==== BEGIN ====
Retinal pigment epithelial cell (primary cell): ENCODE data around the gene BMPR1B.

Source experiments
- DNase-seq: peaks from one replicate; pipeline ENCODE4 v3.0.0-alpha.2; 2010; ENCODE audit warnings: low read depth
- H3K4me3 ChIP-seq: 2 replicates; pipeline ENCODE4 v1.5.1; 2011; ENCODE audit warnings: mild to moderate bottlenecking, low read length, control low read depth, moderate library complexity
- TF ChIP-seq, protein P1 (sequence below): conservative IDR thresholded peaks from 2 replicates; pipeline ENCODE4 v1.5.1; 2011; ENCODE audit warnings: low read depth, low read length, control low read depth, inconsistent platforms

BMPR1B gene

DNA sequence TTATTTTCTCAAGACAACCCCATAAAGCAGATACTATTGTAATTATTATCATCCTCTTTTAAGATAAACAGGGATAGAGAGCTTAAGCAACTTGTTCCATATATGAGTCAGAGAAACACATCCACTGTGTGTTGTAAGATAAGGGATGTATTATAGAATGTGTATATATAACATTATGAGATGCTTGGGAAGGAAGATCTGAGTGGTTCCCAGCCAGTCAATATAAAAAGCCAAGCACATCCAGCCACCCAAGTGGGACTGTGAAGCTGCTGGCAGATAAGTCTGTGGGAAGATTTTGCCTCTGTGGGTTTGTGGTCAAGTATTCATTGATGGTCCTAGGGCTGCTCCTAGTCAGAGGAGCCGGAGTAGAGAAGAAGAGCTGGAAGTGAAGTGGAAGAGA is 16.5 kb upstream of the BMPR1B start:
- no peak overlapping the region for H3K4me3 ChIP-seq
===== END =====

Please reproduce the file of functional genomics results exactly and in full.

Retinal pigment epithelial cell (primary cell): ENCODE data around the gene BMPR1B.

Source experiments
- DNase-seq: peaks from one replicate; pipeline ENCODE4 v3.0.0-alpha.2; 2010; ENCODE audit warnings: low read depth
- H3K4me3 ChIP-seq: 2 replicates; pipeline ENCODE4 v1.5.1; 2011; ENCODE audit warnings: mild to moderate bottlenecking, low read length, control low read depth, moderate library complexity
- TF ChIP-seq, protein P1 (sequence below): conservative IDR thresholded peaks from 2 replicates; pipeline ENCODE4 v1.5.1; 2011; ENCODE audit warnings: low read depth, low read length, control low read depth, inconsistent platforms

BMPR1B gene

DNA sequence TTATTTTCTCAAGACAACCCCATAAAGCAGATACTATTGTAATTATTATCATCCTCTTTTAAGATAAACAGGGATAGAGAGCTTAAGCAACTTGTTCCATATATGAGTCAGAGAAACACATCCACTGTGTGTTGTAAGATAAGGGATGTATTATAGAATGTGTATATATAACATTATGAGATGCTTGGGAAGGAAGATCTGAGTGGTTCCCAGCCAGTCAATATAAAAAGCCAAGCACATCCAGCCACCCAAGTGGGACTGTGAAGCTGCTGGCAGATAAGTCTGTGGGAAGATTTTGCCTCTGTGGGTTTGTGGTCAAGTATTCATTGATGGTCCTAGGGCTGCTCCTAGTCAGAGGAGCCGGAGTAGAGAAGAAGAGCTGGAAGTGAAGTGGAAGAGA is 16.5 kb upstream of the BMPR1B start:
- no peak overlapping the region for H3K4me3 ChIP-seq